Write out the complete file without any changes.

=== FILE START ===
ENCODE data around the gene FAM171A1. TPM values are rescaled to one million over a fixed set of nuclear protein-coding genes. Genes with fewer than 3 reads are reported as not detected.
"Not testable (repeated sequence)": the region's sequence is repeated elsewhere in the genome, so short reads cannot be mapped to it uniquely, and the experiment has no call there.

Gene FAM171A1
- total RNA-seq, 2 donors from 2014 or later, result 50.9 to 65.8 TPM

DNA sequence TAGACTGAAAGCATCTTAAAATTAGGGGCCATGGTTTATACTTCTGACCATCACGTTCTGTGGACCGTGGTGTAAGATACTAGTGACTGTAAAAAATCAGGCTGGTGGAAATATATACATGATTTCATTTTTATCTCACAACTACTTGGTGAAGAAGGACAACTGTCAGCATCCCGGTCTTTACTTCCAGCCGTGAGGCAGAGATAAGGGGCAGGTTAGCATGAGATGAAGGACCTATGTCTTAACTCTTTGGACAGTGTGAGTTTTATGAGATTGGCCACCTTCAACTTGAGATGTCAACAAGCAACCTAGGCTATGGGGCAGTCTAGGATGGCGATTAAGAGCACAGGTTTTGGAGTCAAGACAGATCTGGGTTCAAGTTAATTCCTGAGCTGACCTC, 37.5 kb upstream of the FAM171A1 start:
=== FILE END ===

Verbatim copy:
ENCODE data around the gene FAM171A1. TPM values are rescaled to one million over a fixed set of nuclear protein-coding genes. Genes with fewer than 3 reads are reported as not detected.
"Not testable (repeated sequence)": the region's sequence is repeated elsewhere in the genome, so short reads cannot be mapped to it uniquely, and the experiment has no call there.

Gene FAM171A1
- total RNA-seq, 2 donors from 2014 or later, result 50.9 to 65.8 TPM

DNA sequence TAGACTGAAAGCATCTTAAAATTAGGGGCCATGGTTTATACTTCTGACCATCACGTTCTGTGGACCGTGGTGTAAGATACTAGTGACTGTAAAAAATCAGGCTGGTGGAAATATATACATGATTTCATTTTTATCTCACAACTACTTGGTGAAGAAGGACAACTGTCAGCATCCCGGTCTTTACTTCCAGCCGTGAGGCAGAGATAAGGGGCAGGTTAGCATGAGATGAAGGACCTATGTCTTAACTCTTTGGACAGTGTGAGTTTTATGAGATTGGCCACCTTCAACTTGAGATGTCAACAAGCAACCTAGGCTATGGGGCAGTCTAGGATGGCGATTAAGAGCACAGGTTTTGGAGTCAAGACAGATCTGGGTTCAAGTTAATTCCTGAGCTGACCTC, 37.5 kb upstream of the FAM171A1 start: